Significant Figues - Units - Density

Significant Figues - Units - Density - Rules for SF...

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Unformatted text preview: Rules for SF Significant Figures, Units, Percentages, and Density J.P. Harris CH104/Fall 2003 Lecture 3 • Exact numbers have an infinite number of SF (ex. 100 cm = 1 m EXACTLY) • SF must be counted for measurements – Nonzero digits are always SF – Zeros • Leading zeros are never SF • In the middle zeros are always SF • Trailing zeros – with a decimal point are SF – without a decimal point are not SF How many significant figures are in each of the following numbers? 1. 2. 3. 4. 5. 6. 7. 8. 0.02050 0.205 2.05 20.5 205 2050 2.05 × 104 2.050 × 106 1. 2. 3. 4. 5. 6. 7. 8. 4 SF; 0.02050 3 SF; 0.205 3 SF; 2.05 3 SF; 20.5 3 SF; 205 3 SF; 2050 3 SF; 2.05 × 104 4 SF; 2.050 × 106 SF, ppd, and Calculations • × and ÷ – The product or quotient of this operation will have the same number of SF as the number ×’d or ÷’d with the fewest SF. • + and – The sum or difference of this operation will have the same number of places past the decimal (ppd) as the number +’d or -’d with the fewest ppd. Calculate the answers for the following problems and express the answer using an appropriate number of significant figures. Assume all of the numbers are the results of measurements. SF, ppd, and Calculations (part 2) • Calculations with more than one step – Don’t round until the end of the problem! – Trace SF and ppd through the problem from the beginning of the calculation • If the result of a multiplication step is used in an addition step, use SF for the multiplication step, then “translate” the SF into ppd. • If the result of an addition step is used in a multiplication step, use ppd for the addition step, then “translate” the ppd into SF. 1. (1.02 × 10-21)(1.1 × 109)2 = 1.2 × 10-3 2. (251)(3.1×10-1) = 1.1 (24)(3.0) 3. (2.93 × 10-1) + (6.2 × 10-2) = 3.55× 10-1 4. 471.19 - 365.09 = 106.10 5. 17.76 - 0.0479 = 17.71 1 Calculate the answers for the following problems and express the answer using an appropriate number of significant figures. Assume all of the numbers are the results of measurements. When will I use this? • When performing calculations for this class. 1. Set-up of the problem (SHOW YOUR WORK!) 2. Answer to the problem (number and units) 3. Significant Figures 1. 27.65 - 21.71 = 1.29 4.97 - 0.36 2. 12.47 – 203.4 = 0.78 6.97 201.8 3. 19.37 – 18.49 = 1.1 0.822 • In lab, the last digit of measurements should contain some uncertainty. – balances have uncertainty in the last digit already – Always guesstimate one digit past the smallest markings on glassware. • For example, if the smallest markings are 1 mL markings, then the reading should be made to the nearest 0.1 mL. Calculations and Conversion Factors • Last time we met, we made a list of equalities to memorize. – Example: 1000 mL = 1 L Express 275 mL in liters. • Identify what we know. • Identify what we want to know. • Do we know of a relationship between milliliters and liters? • Write a conversion factor with the desired units in the numerator (top) and the original units in the denominator (bottom). • Multiply the original number by the conversion factor. The original units should “cancel” and leave the new units. • volume in milliliters • volume in liters • Yes, 1000 mL = 1 L. • 1L 1000 mL • We can rewrite this equality as two different fractions that equal 1. 1000 mL = 1 1L 1L =1 1000 mL • We can multiply by these conversion factors to change units because they are “fancy versions of 1.” 1L 275 mL = 0.275 L 1000 mL Express 4.87 inches in meters. • Identify what we know. • Identify what we want to know. • Do we know of a relationship between inches and meters? • Make a plan. • Write conversion factors with the desired units in the numerator (top) and the original units in the denominator (bottom). • length in inches • length in meters • No, but we do know that 1 inch = 2.54 cm and 100 cm = 1 m. • Convert from in. to cm and from cm to m. 2.54 cm 1m and 1 inch 100 cm • Multiply the original number by the conversion factors. The original units should “cancel” and leave the new units. 2.54 cm 1 m 4.87 inches = 0.124 m 1 inch 100 cm • Remember, conversion factors are exact numbers and will not limit the significant figures of the answer! 2 Calculations and Conversion Factors • Last time we met, we made a list of equalities to memorize. – Example: 1000 mL = 1 L Express 275 mL in liters. • Identify what we know. • Identify what we want to know. • Do we know of a relationship between milliliters and liters? • Write a conversion factor with the desired units in the numerator (top) and the original units in the denominator (bottom). • Multiply the original number by the conversion factor. The original units should “cancel” and leave the new units. • volume in milliliters • volume in liters • Yes, 1000 mL = 1 L. • 1L 1000 mL • We can rewrite this equality as two different fractions that equal 1. 1000 mL = 1 1L 1L =1 1000 mL • We can multiply by these conversion factors to change units because they are “fancy versions of 1.” 1L 275 mL = 0.275 L 1000 mL Express 4.87 inches in meters. • Identify what we know. • Identify what we want to know. • Do we know of a relationship between inches and meters? • Make a plan. • Write conversion factors with the desired units in the numerator (top) and the original units in the denominator (bottom). • length in inches • length in meters • No, but we do know that 1 inch = 2.54 cm and 100 cm = 1 m. • Convert from in. to cm and from cm to m. 2.54 cm 1m and 1 inch 100 cm • Multiply the original number by the conversion factors. The original units should “cancel” and leave the new units. 2.54 cm 1 m 4.87 inches = 0.124 m 1 inch 100 cm • Remember, conversion factors are exact numbers and will not limit the significant figures of the answer! Express 35 kJ in calories. Use scientific notation. • • • • know energy in kJ want energy in calories 1 kJ = 1000 J and 4.184 J = 1 calorie Plan = kJ → J → calories 1000 J 1 calorie and 1 kJ 4.184 J 1000 J 1 calorie 3 35 kJ = 8.4 × 10 cal 1 kJ 4.184 J How do calories relate to Calories? • calorie = scientific calorie = amount of energy required to raise the temperature of 1 g of water by 1°C • kcal = 1000 scientific calories • Calorie = Nutritional Calorie • 1 Calorie = 1 kcal • 1 Nutritional Calorie is the amount of energy required to raise the temperature of 1000 g of water by 1°C • 1 Calorie = 1000 calories 1 Express 35 kJ in Nutritional Calories. • know energy in kJ • want energy in Nutritional Calories • 1 kJ = 1000 J, 4.184 J = 1 sci. calorie, 1000 cal = 1 kcal, & 1 kcal = 1 Nutritional Calorie • Plan N- - VFL FDORULHV NFDO 1XW &DORULH 1000 J 1 calorie 1 kcal 1 Calorie and and and 1 kJ 4.184 J 1000 calorie 1 kcal § 1000 J · § 1 calorie · § · § 1 Calorie · 1 kcal 35 kJ ¨ ¸¨ ¸¨ ¸¨ ¸ © 1 kJ ¹ © 4.184 J ¹ © 1000 calories ¹ © 1 kcal ¹ = 8.4 Calories Percentages %= part × 100 whole • In a class of 64 students, 28 people are wearing white socks. What is the percentage of people NOT wearing white socks? 64 people − 28 people × 100 = 56.25% 64 people • What about the SF? • These are exact numbers, so we can report all the numbers from our calculators! If a sample of 6.022 × 1023 iron atoms is 91.75% iron-56, how many iron-56 atoms are present in the sample? 91.75% = part × 100 6.022 × 1023 atoms atoms 91.75% = part × 100 23 Density density = mass volume ( 6.022 × 10 23 ) • Ratio between mass and volume • Can be used as a conversion factor between mass and volume – Example: The density of iron is 7.874 g/cm3. 7.874 g 1 cm3 and 1 cm3 7.874 g ( 6.022 × 10 atoms 91.75% ) 100 = part – What is the mass of an 84 cm3 iron statue? 23 part = 5.525 × 10 iron − 56 atoms 7.874 g 84 cm3 = 661.416 g ≈ 660 g = 6.6 x 102 g 3 1 cm What is the volume of a 825 g iron paper weight? 1 cm3 825 g = 7.874 g 1 cm3 3 825 g = 104.77520955 cm 7.874 g 1 cm3 3 3 825 g = 104.77520955 cm ≈ 105 cm 7.874 g A sample of course rock salt is found to have a mass of 11.7 g. The rock salt is placed into a graduated cylinder that contains kerosene. The rock salt does not float or dissolve. The kerosene level in the cylinder was at a level of 20.7 mL before adding the salt and 26.1 mL after adding the salt. What is the volume of the salt? V = 26.1 mL − 20.7 mL = 5.4 mL What is the density of the salt? d= 11.7 g 11.7 g = 26.1 mL − 20.7 mL 5.4 mL g g = 2.16 = 2.2 mL mL 2 ...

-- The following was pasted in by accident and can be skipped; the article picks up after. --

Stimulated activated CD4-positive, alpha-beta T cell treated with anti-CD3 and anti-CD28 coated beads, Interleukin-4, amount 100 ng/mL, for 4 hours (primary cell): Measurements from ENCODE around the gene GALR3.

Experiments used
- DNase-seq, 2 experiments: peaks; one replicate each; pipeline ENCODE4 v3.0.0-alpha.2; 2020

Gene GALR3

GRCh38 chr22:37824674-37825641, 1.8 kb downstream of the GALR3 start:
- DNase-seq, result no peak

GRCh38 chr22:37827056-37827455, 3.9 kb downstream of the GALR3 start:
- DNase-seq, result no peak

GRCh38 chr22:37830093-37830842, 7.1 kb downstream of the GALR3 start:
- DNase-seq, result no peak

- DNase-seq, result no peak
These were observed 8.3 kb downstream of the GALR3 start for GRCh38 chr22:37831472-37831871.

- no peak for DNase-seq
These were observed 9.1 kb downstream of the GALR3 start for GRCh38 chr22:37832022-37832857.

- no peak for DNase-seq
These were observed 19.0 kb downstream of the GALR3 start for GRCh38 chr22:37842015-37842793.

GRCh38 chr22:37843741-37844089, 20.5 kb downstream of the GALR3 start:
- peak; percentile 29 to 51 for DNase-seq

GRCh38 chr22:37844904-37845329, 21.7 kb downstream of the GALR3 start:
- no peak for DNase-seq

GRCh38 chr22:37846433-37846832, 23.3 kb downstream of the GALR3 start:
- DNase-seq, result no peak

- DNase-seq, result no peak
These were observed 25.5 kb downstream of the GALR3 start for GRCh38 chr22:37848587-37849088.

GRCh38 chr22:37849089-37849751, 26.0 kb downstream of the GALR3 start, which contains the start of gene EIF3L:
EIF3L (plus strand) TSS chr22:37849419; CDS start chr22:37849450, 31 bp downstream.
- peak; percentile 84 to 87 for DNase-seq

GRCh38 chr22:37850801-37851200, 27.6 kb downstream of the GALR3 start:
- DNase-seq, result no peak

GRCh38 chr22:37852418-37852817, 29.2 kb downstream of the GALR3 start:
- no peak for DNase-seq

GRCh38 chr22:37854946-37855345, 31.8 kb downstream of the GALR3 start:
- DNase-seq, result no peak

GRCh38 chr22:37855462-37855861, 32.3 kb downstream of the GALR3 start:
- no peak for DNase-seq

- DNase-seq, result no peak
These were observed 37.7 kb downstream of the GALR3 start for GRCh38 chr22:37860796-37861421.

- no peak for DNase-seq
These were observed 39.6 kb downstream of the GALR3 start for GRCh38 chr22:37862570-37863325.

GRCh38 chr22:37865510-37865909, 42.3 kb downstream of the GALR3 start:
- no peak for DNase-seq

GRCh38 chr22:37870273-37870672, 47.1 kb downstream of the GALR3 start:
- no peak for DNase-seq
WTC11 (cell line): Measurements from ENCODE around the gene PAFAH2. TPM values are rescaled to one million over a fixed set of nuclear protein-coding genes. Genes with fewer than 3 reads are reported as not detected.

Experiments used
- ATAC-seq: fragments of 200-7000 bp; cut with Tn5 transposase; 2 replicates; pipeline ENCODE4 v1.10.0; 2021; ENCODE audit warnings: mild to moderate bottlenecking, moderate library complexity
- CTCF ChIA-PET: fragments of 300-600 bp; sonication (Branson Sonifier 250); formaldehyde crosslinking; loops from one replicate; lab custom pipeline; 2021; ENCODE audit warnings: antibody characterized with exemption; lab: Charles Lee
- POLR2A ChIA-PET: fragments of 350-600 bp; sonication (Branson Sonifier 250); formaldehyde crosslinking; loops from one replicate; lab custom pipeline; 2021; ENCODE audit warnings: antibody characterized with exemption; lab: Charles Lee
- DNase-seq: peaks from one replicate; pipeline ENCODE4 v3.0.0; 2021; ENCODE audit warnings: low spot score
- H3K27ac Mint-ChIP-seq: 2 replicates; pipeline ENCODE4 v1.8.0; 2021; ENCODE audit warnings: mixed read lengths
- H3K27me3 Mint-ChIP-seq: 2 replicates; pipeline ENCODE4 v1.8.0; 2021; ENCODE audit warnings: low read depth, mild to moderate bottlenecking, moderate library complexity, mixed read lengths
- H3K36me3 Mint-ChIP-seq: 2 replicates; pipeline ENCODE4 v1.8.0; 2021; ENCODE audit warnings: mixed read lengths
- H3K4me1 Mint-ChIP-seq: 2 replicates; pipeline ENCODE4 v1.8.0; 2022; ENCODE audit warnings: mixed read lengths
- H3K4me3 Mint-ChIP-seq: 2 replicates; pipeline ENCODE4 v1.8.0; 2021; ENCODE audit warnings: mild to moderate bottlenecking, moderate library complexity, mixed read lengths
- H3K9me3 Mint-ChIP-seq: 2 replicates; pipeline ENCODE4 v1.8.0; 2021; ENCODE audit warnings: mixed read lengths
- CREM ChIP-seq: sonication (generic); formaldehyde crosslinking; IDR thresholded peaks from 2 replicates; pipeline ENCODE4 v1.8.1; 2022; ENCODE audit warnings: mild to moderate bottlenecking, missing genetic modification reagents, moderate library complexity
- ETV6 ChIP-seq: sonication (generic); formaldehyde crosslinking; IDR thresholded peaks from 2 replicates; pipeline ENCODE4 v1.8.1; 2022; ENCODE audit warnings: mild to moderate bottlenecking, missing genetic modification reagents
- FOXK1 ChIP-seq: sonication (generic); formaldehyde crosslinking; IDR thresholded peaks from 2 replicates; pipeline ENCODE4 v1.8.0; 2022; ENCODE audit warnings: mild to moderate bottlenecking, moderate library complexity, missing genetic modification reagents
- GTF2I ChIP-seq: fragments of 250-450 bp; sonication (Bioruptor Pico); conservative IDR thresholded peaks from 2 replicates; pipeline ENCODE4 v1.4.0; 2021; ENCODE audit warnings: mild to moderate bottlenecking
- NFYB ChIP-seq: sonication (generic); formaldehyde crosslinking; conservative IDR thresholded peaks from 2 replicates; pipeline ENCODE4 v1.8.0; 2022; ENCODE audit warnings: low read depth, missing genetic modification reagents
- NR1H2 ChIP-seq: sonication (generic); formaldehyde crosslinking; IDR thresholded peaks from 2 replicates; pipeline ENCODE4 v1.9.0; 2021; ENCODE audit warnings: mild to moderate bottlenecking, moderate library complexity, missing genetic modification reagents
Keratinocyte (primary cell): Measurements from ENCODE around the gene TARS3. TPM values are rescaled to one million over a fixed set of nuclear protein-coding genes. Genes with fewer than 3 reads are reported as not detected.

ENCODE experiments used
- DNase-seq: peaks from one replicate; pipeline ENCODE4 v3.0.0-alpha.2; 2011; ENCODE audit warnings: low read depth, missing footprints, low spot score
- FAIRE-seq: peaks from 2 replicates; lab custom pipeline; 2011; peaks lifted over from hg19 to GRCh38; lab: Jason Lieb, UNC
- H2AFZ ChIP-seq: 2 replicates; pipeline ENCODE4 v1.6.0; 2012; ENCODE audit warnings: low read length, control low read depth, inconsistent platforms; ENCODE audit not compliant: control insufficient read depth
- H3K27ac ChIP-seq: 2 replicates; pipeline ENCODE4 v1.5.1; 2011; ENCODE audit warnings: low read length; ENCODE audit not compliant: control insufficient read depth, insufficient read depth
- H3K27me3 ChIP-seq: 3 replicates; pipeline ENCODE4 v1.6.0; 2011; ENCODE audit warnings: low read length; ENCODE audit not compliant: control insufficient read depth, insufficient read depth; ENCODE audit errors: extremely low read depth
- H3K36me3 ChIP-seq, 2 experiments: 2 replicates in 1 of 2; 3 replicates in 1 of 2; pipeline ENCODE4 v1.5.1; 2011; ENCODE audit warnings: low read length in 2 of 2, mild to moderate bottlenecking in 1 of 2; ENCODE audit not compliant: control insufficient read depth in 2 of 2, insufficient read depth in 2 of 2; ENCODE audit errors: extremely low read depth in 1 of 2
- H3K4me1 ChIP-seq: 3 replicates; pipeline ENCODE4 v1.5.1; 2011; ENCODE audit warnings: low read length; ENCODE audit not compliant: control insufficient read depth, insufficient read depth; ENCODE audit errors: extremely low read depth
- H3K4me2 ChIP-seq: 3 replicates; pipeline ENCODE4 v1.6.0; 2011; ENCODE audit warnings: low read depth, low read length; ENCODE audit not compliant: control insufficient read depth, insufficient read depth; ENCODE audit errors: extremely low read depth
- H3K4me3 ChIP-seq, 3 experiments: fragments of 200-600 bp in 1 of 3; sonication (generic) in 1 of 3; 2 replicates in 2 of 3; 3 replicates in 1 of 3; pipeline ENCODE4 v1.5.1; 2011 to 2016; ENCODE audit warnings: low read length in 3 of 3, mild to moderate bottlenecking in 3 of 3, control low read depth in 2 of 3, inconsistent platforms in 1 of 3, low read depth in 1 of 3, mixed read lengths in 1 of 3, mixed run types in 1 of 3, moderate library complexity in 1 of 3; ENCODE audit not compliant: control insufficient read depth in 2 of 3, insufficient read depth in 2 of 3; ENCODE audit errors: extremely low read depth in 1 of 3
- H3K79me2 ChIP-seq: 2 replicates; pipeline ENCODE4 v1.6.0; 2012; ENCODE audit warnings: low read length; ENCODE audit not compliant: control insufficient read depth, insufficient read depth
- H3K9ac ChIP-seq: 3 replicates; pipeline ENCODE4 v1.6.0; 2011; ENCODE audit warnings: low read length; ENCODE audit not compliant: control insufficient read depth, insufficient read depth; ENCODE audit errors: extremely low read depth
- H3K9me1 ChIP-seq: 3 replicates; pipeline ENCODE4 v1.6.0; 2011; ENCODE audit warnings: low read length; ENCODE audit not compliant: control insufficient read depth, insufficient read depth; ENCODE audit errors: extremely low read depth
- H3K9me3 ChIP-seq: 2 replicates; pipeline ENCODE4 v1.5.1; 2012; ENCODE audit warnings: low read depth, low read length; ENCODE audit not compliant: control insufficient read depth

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This note was uploaded on 12/05/2010 for the course CHM 238 taught by Professor Arney during the Spring '07 term at Sam Houston State University.